Before the Next Flood
Contending With Climate Change on Maryland’s Eastern Shore
Previously published in the December 2010 issue of Chesapeake Quarterly.
Nick Lyons remembers when tomatoes grew in southern Dorchester County, Maryland, when bustling canning operations and crab-processing plants made Crapo and Hogsville prosperous, back before farm fields and pastures became marshes. He’s seen the waters rise since then—freak floods that are no longer freak, normal high tides pushing higher and higher. For more than 20 years, Lyons has served in the county’s executive office; he’s currently the codes administrator and floodplain manager, charged with inspecting properties and granting permits for new construction and structural renovations. For decades, he’s given the same advice to homeowners seeking permits: “Whatever you do, elevate your house out of the floodplain.”
Since the 1990s, Lyons has advocated that the county’s building codes should include elevation, or “freeboard.” The term is familiar to sailors and people who make their living around boats: it’s how far the lowest watertight deck of a ship sits above the waterline. On land, freeboard is how far the lowest floor of a house would sit above the high water line during a flood—a factor of safety that can better protect buildings from wave action, ground settling, or sea level rise.
Legislation to make this safety factor part of the building requirements has been introduced three times in the Dorchester County Council since the early 1990s; three times it’s been defeated. The bills have been voted down because of concerns over increased building costs, according to Lyons, who believes this concern is ill founded.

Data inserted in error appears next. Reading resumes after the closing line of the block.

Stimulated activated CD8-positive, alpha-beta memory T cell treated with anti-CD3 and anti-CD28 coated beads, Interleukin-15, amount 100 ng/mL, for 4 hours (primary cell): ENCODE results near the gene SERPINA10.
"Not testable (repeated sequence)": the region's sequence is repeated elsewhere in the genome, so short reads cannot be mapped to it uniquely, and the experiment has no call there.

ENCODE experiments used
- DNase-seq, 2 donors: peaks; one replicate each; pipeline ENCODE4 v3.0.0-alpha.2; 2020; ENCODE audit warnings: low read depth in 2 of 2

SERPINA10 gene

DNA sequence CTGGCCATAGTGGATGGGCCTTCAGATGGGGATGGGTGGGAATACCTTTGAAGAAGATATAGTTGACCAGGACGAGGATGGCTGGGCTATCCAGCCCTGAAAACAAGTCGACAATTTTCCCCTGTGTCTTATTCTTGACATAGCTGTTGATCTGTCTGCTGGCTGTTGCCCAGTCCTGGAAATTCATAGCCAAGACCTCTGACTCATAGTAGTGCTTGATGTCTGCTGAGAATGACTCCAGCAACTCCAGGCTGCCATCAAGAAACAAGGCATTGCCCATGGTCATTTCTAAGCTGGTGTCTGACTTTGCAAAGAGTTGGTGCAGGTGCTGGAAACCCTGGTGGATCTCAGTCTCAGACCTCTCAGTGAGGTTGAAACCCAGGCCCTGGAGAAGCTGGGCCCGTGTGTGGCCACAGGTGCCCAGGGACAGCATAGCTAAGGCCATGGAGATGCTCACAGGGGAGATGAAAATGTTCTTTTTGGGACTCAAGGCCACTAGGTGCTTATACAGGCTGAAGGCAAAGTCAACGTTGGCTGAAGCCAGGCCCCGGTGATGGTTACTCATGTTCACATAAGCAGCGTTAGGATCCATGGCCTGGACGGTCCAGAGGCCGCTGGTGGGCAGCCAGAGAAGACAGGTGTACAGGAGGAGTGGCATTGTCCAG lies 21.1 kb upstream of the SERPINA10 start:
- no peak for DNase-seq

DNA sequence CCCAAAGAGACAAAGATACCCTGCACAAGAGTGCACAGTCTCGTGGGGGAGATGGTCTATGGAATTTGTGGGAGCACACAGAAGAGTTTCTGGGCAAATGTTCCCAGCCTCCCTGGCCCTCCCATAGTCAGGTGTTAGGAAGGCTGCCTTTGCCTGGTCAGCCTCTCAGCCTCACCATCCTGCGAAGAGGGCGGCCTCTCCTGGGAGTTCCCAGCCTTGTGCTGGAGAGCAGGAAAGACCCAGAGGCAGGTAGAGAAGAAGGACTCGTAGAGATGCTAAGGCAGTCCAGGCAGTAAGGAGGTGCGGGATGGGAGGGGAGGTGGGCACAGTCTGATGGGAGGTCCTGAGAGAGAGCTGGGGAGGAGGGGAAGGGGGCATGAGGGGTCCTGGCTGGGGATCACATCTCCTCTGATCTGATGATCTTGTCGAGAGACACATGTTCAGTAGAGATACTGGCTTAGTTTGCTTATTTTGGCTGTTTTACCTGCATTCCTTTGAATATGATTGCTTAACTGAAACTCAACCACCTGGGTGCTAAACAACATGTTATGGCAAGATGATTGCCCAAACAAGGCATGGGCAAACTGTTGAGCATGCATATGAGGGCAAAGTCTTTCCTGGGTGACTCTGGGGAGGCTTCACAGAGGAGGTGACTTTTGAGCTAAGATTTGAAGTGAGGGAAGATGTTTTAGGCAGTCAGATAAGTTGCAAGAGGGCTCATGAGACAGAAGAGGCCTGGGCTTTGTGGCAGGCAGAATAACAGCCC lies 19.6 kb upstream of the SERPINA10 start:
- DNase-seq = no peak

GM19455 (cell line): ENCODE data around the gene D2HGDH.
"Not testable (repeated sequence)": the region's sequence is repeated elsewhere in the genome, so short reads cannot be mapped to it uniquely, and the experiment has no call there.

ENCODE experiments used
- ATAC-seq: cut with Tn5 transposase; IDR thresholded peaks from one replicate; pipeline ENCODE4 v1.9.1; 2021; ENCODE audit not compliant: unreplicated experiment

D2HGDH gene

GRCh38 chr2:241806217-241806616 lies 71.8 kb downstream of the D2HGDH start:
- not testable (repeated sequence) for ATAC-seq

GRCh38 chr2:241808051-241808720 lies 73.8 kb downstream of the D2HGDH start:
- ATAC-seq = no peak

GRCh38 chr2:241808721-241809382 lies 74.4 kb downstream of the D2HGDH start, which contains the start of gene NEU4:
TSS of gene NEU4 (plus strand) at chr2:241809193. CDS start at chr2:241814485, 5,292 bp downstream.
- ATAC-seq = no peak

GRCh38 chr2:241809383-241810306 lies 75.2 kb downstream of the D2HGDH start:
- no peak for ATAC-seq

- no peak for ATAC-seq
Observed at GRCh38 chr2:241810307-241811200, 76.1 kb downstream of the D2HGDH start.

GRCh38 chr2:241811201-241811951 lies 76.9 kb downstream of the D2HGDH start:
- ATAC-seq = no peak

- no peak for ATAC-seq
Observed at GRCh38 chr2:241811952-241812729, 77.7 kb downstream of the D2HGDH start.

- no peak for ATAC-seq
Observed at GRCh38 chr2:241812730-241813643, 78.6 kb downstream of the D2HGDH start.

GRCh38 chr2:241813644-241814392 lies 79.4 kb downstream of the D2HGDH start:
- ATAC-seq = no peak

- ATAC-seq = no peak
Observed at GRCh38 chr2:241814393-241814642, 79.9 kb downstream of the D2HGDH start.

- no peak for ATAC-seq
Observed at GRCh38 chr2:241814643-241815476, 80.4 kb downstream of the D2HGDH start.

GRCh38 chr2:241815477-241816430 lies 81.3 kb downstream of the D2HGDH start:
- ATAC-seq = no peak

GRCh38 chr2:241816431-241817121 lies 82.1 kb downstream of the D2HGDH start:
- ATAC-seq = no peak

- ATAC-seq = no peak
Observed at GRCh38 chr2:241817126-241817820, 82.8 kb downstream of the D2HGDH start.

He says the cost increases would likely never exceed one percent of the cost of the house, and incorporating freeboard could also lead to a discount on federal flood insurance, around 20 percent, Lyons explains. “The investment is priceless, in all honesty.”
But freeboard has been a tough sell in Dorchester County. On an October evening in 2010, Lyons is preparing to make a case for it once again. The county council is conducting a public hearing on freeboard legislation, re-introduced in September. Lyons is optimistic. Bill 2010-20 would amend the Dorchester County Code by requiring all new construction and any substantial improvements to residential and commercial structures to elevate the lowest floor at least three feet above the base flood elevation.
Lyons is presenting the bill. “I am going to try my best to get this through tonight,” he says. “It will be a good thing for the county. Whether they see this yet remains to be seen.”
Lyons hopes the political climate for passing freeboard legislation finally may be right in Dorchester County. This is the first time a freeboard bill has come up since Hurricane Isabel inundated the county in September 2003.
Hundreds of houses in the county were damaged by the storm and flooding. While some have since been elevated and rebuilt, many others have been abandoned.
“I think I’ll get it this time,” he says. “Isabel will be my saving grace.”